• when they have completed the shorter course they must, within 28 days, either leave Australia or, if they wish to enrol in a further course of study, notify the department and apply for a new student visa as required and
  • if they do neither, the department might commence visa cancellation action.


The Department must be notified:

Students wishing to change their course are expected to notify the department accordingly. If the course is longer than the course for which they have been granted a visa, the student should be told that, although they do not have to apply for a further visa now, they will need to keep in mind the cease date of their current visa and apply for a further visa later as necessary.


Student visa holders and applications for migration - Compliance with 8202: If a student completes their course of study and makes an application for migration, they will be granted a Bridging Visa A in association with the application. The BVA, however, will not come into effect until the student visa ceases. Therefore, the applicant remains subject to student visa conditions until such a time as their visa ceases, or their application for migration is granted.


The following guidelines apply to students who remain on a student visa while awaiting an outcome of a migration application. The general principle is that:

*      students who complete the full course of study for which they were granted a student visa should be allowed to remain on a student visa

*      visa cancellation and subsequent bridging visa applications should be considered for students who do not complete the full course of studies for which they were visaed.

The following scenarios illustrate the policy approach:


Scenario 1

If the student finishes the principal course for which they were visaed as scheduled or earlier than planned:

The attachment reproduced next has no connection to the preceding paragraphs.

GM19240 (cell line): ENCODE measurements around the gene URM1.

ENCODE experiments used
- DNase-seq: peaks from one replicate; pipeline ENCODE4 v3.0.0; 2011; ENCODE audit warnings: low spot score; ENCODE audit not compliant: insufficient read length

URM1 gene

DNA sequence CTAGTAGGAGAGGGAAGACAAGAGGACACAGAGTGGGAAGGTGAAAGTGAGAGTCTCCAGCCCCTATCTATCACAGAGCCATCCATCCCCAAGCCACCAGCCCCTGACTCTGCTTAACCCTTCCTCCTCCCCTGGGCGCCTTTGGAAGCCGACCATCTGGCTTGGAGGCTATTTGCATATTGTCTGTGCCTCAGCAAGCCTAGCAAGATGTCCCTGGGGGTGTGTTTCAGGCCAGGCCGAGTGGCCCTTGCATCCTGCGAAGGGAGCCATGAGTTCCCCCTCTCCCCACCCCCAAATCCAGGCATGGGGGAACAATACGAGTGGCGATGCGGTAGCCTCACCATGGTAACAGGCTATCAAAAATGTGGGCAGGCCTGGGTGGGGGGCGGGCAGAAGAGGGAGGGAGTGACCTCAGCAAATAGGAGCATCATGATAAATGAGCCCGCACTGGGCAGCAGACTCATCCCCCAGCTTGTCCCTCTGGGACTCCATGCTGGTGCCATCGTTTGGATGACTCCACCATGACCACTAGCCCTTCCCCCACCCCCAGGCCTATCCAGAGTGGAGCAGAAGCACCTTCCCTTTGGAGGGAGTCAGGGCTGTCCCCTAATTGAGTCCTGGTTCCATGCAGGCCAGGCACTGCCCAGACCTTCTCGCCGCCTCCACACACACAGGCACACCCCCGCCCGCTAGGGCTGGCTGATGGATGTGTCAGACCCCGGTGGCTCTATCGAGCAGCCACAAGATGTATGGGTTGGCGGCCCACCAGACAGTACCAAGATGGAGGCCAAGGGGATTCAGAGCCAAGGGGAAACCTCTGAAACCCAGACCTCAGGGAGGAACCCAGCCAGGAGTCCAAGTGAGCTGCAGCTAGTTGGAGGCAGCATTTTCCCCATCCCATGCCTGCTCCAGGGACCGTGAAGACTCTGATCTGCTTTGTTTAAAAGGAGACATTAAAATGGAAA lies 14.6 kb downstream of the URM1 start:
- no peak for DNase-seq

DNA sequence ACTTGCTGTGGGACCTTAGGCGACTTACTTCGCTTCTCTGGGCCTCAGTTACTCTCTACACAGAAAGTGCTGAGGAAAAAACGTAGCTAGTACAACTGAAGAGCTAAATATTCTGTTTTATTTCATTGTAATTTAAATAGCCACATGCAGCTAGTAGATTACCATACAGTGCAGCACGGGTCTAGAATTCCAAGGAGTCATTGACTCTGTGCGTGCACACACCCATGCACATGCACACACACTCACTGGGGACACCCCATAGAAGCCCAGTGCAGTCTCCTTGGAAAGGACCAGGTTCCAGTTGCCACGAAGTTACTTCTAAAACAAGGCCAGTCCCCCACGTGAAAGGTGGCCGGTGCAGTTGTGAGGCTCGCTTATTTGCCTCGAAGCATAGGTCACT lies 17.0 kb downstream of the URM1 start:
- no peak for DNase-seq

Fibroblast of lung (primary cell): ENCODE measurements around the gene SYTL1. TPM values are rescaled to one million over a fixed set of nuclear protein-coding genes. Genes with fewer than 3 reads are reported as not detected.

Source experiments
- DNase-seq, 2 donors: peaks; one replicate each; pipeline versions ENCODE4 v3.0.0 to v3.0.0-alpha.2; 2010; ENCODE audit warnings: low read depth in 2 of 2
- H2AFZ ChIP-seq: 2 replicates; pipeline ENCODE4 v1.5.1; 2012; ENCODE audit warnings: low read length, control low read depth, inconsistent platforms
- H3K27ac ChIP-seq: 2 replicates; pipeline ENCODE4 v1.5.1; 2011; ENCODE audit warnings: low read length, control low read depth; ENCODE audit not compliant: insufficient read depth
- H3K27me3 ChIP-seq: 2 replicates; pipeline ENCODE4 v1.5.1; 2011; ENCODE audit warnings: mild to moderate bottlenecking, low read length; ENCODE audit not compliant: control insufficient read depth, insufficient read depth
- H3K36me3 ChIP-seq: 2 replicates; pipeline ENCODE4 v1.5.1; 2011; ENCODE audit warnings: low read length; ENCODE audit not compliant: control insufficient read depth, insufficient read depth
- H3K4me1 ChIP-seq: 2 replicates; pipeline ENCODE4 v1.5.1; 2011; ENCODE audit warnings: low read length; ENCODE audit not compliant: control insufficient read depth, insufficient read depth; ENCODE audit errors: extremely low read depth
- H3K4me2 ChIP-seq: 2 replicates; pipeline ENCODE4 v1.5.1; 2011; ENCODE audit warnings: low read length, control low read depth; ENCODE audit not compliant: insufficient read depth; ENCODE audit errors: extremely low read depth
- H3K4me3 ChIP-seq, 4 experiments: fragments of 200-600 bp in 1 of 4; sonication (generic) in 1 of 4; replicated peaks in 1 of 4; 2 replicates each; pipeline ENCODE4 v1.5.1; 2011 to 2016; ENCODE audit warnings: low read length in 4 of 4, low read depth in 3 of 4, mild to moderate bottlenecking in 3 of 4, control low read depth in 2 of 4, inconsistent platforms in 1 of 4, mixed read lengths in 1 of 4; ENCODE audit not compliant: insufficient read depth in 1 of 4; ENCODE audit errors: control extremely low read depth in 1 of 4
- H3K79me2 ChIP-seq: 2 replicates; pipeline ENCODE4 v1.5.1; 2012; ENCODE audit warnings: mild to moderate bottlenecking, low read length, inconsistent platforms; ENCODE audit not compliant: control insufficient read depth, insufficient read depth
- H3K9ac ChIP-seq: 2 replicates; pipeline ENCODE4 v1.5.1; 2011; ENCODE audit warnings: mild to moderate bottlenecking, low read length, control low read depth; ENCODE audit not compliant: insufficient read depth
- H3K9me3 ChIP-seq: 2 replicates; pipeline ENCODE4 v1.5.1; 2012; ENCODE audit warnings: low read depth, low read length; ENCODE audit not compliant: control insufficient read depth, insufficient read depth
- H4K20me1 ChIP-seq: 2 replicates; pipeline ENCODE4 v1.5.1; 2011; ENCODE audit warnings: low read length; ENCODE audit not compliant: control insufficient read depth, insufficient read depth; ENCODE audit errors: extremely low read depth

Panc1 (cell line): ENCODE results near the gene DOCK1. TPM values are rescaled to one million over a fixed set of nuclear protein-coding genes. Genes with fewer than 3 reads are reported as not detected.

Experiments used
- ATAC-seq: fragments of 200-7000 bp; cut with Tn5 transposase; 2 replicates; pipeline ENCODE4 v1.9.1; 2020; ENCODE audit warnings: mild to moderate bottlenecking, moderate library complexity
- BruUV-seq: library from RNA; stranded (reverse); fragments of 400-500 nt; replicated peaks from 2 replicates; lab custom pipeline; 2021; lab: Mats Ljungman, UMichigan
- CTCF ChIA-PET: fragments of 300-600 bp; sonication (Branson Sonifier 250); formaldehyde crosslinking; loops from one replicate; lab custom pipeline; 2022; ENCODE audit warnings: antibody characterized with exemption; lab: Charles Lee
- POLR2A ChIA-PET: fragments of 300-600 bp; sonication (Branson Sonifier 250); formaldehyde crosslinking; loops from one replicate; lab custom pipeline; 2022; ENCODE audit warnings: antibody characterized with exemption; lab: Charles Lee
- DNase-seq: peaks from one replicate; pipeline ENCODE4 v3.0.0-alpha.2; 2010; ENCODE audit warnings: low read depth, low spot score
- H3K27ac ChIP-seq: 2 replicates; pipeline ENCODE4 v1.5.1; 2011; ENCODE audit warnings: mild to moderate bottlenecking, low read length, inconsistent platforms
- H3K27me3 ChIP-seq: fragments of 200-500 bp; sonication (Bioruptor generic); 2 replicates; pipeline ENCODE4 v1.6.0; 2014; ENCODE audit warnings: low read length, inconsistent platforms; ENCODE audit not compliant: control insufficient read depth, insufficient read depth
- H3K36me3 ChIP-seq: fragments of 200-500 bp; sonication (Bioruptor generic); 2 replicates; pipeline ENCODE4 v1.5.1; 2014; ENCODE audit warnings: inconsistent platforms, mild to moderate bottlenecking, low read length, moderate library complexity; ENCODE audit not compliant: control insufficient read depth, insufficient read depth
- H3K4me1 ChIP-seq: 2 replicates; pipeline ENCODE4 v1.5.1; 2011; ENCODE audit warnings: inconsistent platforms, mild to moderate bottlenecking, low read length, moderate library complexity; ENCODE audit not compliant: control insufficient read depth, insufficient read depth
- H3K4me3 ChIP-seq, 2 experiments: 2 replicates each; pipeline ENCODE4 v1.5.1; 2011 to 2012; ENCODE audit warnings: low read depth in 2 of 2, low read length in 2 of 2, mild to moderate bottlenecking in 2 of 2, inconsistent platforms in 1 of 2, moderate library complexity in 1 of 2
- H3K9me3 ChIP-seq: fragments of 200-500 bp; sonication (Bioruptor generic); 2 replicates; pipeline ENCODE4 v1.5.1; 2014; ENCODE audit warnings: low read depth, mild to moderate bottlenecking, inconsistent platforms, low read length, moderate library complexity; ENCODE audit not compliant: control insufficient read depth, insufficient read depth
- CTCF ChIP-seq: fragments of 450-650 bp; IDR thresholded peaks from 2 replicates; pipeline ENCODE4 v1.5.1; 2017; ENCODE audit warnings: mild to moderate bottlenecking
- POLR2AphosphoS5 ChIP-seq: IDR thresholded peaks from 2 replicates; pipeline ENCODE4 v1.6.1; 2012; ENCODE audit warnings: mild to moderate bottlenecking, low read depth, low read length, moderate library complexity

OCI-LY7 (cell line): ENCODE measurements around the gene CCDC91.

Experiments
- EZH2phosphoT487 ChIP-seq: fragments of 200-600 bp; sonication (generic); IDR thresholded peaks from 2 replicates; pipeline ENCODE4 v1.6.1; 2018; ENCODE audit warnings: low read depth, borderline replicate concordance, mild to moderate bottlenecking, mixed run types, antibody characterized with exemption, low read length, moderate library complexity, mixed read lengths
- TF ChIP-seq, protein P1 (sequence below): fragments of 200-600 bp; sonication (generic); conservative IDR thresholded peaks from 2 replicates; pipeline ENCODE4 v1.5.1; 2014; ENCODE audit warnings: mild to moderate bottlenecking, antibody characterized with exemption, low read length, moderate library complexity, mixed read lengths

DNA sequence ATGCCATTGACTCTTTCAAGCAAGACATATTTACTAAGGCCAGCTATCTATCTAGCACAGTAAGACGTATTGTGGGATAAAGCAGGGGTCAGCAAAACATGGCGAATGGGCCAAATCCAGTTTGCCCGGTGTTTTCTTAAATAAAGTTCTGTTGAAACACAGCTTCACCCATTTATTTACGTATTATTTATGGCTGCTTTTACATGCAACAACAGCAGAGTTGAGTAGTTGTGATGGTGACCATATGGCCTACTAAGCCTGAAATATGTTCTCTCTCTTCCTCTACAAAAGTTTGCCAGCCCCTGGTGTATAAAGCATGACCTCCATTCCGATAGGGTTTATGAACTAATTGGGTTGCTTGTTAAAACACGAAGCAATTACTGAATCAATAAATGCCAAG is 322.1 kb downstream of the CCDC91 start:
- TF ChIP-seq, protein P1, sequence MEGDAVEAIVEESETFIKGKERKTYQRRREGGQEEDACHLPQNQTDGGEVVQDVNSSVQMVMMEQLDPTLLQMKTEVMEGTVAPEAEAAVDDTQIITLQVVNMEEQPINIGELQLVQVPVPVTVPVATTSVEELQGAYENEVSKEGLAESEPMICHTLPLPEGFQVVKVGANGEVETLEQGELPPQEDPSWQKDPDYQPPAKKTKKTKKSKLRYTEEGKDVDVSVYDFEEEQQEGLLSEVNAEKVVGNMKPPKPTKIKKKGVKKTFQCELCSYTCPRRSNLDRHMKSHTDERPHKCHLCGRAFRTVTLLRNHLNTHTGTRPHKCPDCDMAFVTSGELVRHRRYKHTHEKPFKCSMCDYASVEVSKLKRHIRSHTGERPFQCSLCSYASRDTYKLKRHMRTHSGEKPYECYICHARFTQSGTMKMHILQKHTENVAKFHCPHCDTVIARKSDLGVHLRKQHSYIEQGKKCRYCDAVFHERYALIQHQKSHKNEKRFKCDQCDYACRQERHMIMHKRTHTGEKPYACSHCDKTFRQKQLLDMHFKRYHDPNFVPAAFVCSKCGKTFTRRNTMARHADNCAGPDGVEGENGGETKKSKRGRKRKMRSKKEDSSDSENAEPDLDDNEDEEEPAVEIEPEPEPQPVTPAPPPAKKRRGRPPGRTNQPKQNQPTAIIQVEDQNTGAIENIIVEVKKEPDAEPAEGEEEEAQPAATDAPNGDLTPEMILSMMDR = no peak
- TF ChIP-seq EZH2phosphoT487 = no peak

*      the student to be allowed to remain on student visa, even if not intending to undertake any further studies

*      if an SCV (Student Course Variation) is issued for early completion, the visa should not be cancelled.


Scenario 2

     If the student does not attempt the principal course, but makes an application for a permanent visa after only completing a preliminary course, once the student is brought to notice:

*      if the student intends continuing studies, they can be allowed to remain on their student visa.

*      if the student does not continue studies, the student visa may be cancelled as the student no longer continues to be a person who would satisfy the grant of a student visa. In this instance, the student and dependants can apply for a Bridging E visa (BVE).



Archives, some light reading

Bored? Nothing to do in the dead of night when you can`t sleep?


Try one of our historical newsletters to read, that will do the trick.


For our older newsletters published by Australian Immigration Law Services (AILS) they can be found on our web site through the following link;


For the more recent ones published by AILS and now by IMMIGRATION NEWS Pty Ltd, they can be found here




If you would like to join the other 10,500+ subscribers then click on      this link to subscribe to our newsletter or the link on the right above the Editorial.   
Kind regards,


Karl Konrad 



Suite 1, Level 1

36 Carrington Street

Sydney NSW 2000


AILS stuff photo
 At Australian Immigration Law Services we offer professional advice and practical solutions to all migration matters. 

Our team of licensed agents and consultants specialise in Immigration Law, such as skilled migration, student visas, parent visas and Employer sponsored visas such as ENS, RSMS and 457. 

We also look after applicants who have been refused their visas and need representation to the Migration Review Tribunal (MRT).







Jee Eun Han

           Executive Manager

               Jee Eun Han

Australian Immigration Law Services




Karl Konrad

           Managing Director

                Karl Konrad

Australian Immigration Law Services





Proudly sponsored by:

Australian Immigration Law Services  

phone: 61 2 92791991 | fax: 61 2 9279 1994
email: | website: 


 Level 1, 36 Carrington Street Sydney NSW 2000

Disclaimer and Copyright

IMMIGRATION NEWS is intended to provide general information on migration issues and does not constitute legal advice and no responsibility is accepted by IMMIGRATION NEWS PTY LTD for the accuracy of material appearing in IMMIGRATION NEWS.


People seeking advice on migration law should seek advice from a registered migration agent
 and you should be aware that the law can change tomorrow without notice so you have the responsibility to keep up to date.